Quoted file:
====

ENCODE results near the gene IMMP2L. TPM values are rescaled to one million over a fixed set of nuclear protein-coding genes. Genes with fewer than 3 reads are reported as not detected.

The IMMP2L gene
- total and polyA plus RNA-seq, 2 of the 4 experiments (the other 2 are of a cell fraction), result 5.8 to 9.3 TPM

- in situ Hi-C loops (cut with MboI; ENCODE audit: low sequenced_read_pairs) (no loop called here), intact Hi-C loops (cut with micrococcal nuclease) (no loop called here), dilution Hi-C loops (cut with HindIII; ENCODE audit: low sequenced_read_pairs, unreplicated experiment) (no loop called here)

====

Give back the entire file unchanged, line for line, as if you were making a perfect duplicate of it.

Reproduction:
ENCODE results near the gene IMMP2L. TPM values are rescaled to one million over a fixed set of nuclear protein-coding genes. Genes with fewer than 3 reads are reported as not detected.

The IMMP2L gene
- total and polyA plus RNA-seq, 2 of the 4 experiments (the other 2 are of a cell fraction), result 5.8 to 9.3 TPM

- in situ Hi-C loops (cut with MboI; ENCODE audit: low sequenced_read_pairs) (no loop called here), intact Hi-C loops (cut with micrococcal nuclease) (no loop called here), dilution Hi-C loops (cut with HindIII; ENCODE audit: low sequenced_read_pairs, unreplicated experiment) (no loop called here)